Canopy roof shapes on the A side are inverted with a standard slope that is visible from several blocks away. Elements of differentiation and character on the B side include a variety of seating types, subtle deviations in windscreen design, and the incorporation of art into the station architecture.
Designed by Architects/Rasmussen Triebelhorn, the B side at the Theater District Station includes stainless steel theater-style seats, and theater-style lighting. One of the art components at this station is the video projection of dream-like sequences of performing artists in action onto a translucent glass windscreen — the creation of Sound Transit system artist Nanda D’Agostino. References to neighborhood history and culture are easily understood.
A pop culture theme was developed by Blake Bolton and Ko Webowo of McGranahan Partnership in collaboration with system artist Nate Slater for the South 25th Street Station. Deemed an appropriate theme due to the transitional nature of the neighborhood, six steel pipe windscreen columns rise above the station canopy, each sporting a five-foot long brightly painted abstract steel fishing lure. The lures will orient to the wind and are reminiscent of the history of the local fishing industry.
The McGranahan Partnership also worked on the Convention Center Station, which makes expressive use of colored glass panels in the canopy roof and celebrates Tacoma’s stature in the international glass arts community.
The Miller|Hull Partnership has designed the only station that loads from both sides of the platform from the median of Pacific Avenue at Union Station and S. 19th Street. Dave Miller and Sian Roberts led this design effort that produced canopy forms that gracefully recall the lofting lines of wooden ship hulls that were once manufactured in this neighborhood.
System artist Nanda D’Agostino collaborated with Miller and Roberts at this station, incorporating images etched into the glass windscreen panels that interpret the history of rail, shipbuilding, and native American tools and fishing implements.
The Tacoma Dome Station is one of several components of a multi-modal transportation hub and will sit in the middle of a future public plaza. The plaza is bordered by the historic Freighthouse Square, Sound Transit’s Commuter Rail Station, and two multi-story parking garages for Pierce Transit’s Park-and-Ride Transit Center.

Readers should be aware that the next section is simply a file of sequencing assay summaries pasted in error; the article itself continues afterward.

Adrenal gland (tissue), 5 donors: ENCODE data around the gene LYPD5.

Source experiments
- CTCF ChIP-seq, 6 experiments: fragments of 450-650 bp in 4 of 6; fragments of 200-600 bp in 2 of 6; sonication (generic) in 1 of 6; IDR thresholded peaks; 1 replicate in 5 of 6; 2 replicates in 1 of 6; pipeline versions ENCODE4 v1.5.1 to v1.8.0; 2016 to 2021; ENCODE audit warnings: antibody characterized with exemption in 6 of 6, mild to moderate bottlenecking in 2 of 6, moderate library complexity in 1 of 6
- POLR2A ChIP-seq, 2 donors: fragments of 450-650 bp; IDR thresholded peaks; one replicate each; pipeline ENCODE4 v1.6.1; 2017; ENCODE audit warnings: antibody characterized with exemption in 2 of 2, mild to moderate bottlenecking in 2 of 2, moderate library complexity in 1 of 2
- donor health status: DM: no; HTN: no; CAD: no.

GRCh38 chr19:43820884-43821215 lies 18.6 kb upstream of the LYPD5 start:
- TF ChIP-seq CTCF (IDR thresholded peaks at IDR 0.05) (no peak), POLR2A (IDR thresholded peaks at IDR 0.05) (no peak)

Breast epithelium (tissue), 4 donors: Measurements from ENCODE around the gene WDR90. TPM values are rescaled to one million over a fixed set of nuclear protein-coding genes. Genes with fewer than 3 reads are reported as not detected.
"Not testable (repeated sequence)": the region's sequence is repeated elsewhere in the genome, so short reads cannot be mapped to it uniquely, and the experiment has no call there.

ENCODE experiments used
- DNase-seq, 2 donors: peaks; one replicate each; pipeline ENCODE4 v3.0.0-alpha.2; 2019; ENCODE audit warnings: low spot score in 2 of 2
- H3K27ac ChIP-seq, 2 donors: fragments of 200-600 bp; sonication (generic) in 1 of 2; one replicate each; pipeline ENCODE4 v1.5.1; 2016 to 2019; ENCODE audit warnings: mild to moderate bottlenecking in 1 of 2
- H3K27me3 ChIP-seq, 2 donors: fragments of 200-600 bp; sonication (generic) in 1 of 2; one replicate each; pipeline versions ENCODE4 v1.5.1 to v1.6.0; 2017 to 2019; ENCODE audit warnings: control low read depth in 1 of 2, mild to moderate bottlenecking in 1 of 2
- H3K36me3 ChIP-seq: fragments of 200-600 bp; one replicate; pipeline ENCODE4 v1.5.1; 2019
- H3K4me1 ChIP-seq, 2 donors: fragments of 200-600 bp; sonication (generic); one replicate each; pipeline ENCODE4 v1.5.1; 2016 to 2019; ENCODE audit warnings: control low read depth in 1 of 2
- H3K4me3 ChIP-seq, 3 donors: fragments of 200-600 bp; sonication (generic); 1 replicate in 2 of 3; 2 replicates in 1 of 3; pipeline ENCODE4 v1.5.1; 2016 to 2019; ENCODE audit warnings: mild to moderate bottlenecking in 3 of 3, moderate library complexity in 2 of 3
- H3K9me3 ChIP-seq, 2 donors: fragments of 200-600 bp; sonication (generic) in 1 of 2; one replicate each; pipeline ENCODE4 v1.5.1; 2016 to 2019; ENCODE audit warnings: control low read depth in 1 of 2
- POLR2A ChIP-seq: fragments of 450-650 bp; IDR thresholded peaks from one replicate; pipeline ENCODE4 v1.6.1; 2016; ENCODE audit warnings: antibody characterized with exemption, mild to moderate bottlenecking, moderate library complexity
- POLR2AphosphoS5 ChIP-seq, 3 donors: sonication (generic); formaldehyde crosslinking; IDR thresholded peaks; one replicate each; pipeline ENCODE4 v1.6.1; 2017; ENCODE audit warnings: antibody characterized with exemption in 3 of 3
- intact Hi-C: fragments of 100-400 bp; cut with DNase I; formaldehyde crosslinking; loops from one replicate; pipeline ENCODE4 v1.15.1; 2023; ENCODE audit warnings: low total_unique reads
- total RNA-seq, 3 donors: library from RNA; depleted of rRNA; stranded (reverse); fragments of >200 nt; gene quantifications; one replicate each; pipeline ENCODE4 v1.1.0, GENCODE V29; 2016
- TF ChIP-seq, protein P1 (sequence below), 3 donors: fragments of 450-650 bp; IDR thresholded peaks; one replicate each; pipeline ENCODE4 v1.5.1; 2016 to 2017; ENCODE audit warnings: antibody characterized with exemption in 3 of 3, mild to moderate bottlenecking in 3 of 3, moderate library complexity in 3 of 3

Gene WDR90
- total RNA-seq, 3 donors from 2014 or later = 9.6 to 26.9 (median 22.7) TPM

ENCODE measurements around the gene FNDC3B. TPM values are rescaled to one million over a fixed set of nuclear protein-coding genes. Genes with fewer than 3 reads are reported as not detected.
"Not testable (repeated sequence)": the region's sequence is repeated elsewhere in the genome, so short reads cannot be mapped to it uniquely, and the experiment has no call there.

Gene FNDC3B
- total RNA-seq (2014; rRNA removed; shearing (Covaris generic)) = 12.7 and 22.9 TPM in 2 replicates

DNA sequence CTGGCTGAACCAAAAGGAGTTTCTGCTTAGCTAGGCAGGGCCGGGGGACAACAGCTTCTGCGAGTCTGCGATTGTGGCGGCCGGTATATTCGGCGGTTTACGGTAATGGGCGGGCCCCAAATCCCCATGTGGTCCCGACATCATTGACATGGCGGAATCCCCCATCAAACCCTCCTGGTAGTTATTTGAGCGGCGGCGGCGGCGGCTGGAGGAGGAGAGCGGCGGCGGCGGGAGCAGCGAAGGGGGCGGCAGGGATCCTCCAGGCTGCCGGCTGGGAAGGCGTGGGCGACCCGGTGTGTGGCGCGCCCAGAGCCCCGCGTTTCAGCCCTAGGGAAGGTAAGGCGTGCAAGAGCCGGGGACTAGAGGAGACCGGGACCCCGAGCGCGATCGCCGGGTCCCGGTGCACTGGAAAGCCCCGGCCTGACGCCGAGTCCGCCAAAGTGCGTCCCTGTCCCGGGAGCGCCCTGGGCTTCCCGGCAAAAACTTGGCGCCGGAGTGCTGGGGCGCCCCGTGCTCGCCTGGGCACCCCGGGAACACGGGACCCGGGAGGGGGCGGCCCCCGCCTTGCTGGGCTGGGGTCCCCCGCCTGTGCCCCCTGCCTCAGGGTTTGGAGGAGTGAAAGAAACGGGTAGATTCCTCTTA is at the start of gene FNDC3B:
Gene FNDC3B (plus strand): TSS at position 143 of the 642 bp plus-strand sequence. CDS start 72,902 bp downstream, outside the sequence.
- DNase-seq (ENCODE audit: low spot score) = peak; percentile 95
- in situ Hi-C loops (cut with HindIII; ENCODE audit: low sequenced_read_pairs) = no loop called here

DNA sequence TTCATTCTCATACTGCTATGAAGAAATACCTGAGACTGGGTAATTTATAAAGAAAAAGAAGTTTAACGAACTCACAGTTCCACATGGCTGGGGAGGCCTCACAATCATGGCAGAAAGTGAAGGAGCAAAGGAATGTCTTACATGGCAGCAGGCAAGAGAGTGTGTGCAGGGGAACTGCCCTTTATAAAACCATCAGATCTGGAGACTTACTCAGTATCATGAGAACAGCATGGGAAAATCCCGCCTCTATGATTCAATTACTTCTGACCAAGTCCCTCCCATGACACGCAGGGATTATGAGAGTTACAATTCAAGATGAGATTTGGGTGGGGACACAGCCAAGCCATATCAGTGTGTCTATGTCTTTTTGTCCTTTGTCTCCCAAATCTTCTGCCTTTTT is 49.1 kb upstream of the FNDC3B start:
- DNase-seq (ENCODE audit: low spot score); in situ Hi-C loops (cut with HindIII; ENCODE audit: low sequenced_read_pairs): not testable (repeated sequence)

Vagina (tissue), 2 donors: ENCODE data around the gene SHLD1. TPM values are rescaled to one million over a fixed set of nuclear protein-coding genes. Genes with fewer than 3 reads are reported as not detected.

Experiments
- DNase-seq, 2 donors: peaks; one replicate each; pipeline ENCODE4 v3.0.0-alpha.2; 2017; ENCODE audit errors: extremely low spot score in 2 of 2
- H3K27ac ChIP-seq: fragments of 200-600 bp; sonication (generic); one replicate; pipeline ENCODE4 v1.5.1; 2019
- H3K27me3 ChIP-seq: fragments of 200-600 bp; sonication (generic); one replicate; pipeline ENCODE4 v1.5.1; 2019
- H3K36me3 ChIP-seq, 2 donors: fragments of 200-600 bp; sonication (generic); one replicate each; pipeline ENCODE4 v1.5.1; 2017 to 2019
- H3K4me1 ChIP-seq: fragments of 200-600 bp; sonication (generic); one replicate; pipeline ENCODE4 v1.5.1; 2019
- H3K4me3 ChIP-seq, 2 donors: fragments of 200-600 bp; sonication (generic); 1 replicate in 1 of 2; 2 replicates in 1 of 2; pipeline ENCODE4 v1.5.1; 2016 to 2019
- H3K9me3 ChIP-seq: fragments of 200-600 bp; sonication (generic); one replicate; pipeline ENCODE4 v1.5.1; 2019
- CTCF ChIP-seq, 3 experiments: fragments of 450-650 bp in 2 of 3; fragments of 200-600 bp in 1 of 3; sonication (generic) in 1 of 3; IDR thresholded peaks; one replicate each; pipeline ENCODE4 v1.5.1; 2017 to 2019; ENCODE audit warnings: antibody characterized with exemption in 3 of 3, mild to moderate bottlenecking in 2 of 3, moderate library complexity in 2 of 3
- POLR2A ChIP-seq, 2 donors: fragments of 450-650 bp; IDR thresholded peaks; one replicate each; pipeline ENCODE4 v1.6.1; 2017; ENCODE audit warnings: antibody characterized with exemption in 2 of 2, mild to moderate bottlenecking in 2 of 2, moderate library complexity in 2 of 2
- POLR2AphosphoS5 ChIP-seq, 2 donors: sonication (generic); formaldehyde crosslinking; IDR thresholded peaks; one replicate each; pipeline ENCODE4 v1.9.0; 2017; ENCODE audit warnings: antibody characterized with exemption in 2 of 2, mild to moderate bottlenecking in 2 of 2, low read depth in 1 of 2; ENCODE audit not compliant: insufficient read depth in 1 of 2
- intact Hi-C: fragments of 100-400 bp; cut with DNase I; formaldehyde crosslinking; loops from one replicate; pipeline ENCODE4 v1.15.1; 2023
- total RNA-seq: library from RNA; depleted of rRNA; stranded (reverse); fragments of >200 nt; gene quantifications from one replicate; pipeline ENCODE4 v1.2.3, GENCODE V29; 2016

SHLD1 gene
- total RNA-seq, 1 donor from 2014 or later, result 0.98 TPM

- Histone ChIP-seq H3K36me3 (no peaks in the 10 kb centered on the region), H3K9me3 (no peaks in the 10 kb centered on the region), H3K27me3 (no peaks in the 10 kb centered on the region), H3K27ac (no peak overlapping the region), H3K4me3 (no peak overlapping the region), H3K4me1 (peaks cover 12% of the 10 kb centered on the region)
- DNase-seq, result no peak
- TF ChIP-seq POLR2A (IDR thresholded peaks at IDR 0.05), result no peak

Otak architects Clinkston and Hung-Nan Chen led the station design as they collaborated with Sound Transit system artist Norie Sato in the development of the B side canopy at this station. The canopy in this case is composed of a line of bolted blue glass panels supported by stainless steel arms. They form a sensuous wave pattern as their positions rise and fall the length of the canopy, evoking images moving water.
The Tacoma light rail segment will serve as a key component of a larger and still developing transportation system, providing identity for the system while the stations will reflect the character of city neighborhoods.
At the same time, the project has already become a catalyst for a new convention center and a major redevelopment project adjacent to the alignment.
In a balancing act between the desires of the community and realities of an existing budget, the project has already come out ahead. Bids for construction are under budget.
“I believe that when the dust from the construction of light rail has settled, the citizens of Tacoma will be very pleased with the distinctive station designs,” said Stephanie Kirby, Sound Transit’s Tacoma segment manager
Mike Fain is an Otak principal and served as the consultant project manager for the design of the Tacoma Light Rail Project.